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May 24, 2016

Science Shepherd TOS Review

Though science is not one of my stronger subjects, the boys love it, especially Xav.  He would science the day away.  He's very hands on.  Mal enjoys videos and a little hands on, with the right projects.  Merrick just likes to be involved.  When the opportunity to review Science Shepherd's Biblically based Introductory Science curriculum came up, I had some excited guys.

Dr. Scott Hardin developed Science Shepherd when, as a homeschool dad, other homeschool parents began to voice concerns about advanced science education for their high schoolers.  Life science and biology courses were created to fill that need.  Now, Introductory Science is available for ages six to eleven.

Introductory Science is available in two levels; A for ages 6-8 and B for ages 9-11.  Ages don't mean a whole lot to me as a homeschooler with a special needs guy.  I prefer to know the actual grade level the workbooks are intended to be used by.  Conveniently, there is a one day video sample, a full week workbook sample for both levels, and the scope and sequence available on the Introductory Science webpage.

What are the components of Introductory Science?
  • Streaming video course for 35 "weeks" of lessons
  • Workbook, level A or B for each child
  • Workbook Answer Key for level A or B for your family
The combination is a great plan for audio or visual or kinesthetic learners and those who enjoy workbooks, which pretty much will cover every one of your kids.

The videos remind me of a news anchor at his desk, with videos and still shots behind him.  There are no songs or flashing lights or other overstimulating things happening.  The information is interesting, because let's face it, creation is pretty interesting.  Each day's film is short, just a few minutes in length.  Some weeks have bonus videos for activities.  The activities are easy to complete without running around town looking for the necessary components.

The workbooks are a spiral bound softcover.  We received Level B which is 383 pages.  Level A has nearly the same content, as far as I could tell, but B has a few more questions on each day and a review puzzle at the end of the week.  Questions are mostly fill in the blank posed as multiple choice and matching.  There are word searches and crossword puzzles as well.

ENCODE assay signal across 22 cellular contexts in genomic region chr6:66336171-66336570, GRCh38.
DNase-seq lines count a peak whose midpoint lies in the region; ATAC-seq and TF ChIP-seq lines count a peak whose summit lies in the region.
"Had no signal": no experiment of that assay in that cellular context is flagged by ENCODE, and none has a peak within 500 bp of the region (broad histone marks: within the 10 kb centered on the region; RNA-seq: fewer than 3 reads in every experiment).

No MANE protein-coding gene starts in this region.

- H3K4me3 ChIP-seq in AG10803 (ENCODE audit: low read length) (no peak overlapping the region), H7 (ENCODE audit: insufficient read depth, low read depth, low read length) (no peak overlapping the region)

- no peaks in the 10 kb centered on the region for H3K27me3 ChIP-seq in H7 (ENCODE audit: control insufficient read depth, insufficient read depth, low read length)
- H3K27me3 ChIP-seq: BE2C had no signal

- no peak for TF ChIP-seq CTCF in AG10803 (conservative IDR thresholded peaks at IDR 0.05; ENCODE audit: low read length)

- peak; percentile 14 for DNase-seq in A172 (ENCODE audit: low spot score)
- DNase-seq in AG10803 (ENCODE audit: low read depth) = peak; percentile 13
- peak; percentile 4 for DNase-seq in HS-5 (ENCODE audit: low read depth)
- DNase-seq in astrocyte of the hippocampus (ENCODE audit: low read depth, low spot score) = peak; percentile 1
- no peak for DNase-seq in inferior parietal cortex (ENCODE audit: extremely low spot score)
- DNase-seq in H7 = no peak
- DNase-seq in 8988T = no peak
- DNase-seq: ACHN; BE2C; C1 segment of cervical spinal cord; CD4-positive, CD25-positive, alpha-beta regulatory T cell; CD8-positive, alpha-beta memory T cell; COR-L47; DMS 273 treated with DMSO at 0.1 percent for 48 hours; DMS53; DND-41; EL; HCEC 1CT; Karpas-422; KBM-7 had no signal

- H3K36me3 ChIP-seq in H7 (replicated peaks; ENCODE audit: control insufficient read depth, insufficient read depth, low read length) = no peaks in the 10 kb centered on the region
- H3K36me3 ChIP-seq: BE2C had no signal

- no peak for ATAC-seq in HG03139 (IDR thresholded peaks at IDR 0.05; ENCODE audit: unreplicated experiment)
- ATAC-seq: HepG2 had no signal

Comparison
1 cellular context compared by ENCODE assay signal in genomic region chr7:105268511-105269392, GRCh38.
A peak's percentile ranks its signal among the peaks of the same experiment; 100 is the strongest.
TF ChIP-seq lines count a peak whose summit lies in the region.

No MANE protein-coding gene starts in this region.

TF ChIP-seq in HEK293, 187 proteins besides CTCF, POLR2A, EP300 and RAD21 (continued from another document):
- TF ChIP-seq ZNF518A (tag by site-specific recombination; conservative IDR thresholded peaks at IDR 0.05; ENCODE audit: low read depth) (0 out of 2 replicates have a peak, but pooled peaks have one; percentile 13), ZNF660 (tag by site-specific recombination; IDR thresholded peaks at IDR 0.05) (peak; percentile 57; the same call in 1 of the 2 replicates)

The answer key is a 41-page paperback.

The pine cone bird feeder after the wildlife found them.  Yum!  The classifying flowers activity.
How did we use it?

The videos are short, so we quickly morphed into watching a full week at a time.  Some weeks they'd watch the videos one day and do the activities the next.  Some weeks we did everything in one day.  Everyone was able to watch the videos together, Xav would do the workbook pages while Mal worked on another subject or helped with the activities.

We also did not go straight through from week 1 to week 2 and so on.  We jumped around a bit to whatever was most interesting to the boys.  The first few chapters presented creation and the basics of scientific experimentation.  We didn't get the physical books as quickly as streaming was available, so we finished the sample of week 8's workbook that I was able to print from the website.  Then we watched week 1 and 2.  When the book arrived, we started with chapter three and four then headed to the back of the book to learn about anatomy which was a great follow up to the movement and muscles class I taught at co-op this year.

What did we think?

Xavier says:
I liked the experiment to see if the hammer was stronger than the egg by banging them together.  The hammer won!
 Mal says:
I liked the girls that did science experiments at home and we could do some of them, too.
Personally, I don't think level B is challenging enough for upper elementary.  Based on what I've seen, the books are very similar.  I think fill in the blanks with a word bank can be an appropriate activity, *if* the answers aren't obvious.  For example, you might have the sentence
Our skeletal system ____ ____ ____ and is made up of ____. (Circle the answer below)
Followed by the choices
  • chews our food, muscles
  • is very small, systems
  • holds us up, bones
I see nonsensical answers that most children in the upper elementary levels would be able to easily grasp after watching the daily video.  Pairing them up has also simplified the thought process.  If one of the two choices is obviously incorrect, they don't even have to consider the second half of the answer.  Most fourth to sixth graders would be able to consider each blank with individual choices.  Also, at that age, they are more than capable of writing the correct answers in each space.  I actually had Xav do that most of the time.

Also, you almost won't *need* the answer book, especially if you're in the room during the video lesson.  I've used it a few times, just so I could tell you about it.  Beyond that, I only had to look up one answer involving the inner ear on a day I did not see the video lesson.

Introductory Science is heavy on creation and young earth, straddling the line between a Biblical based science course and science based Bible lessons.  This is not a criticism, I just want to be clear that it is stressed throughout the lessons.  I think, if you are looking for young earth science for a child in K-3rd, this would be a good science course for your child.  I would choose level B for a 3rd grader, for sure.

This is also the most comforting homeschool science curriculum I have ever seen.  We heard many times how much God loves us and that we are a special creation made in His own image.  I think the boys enjoy hearing that as well, as they have been known to replay the video segments that tell us so.

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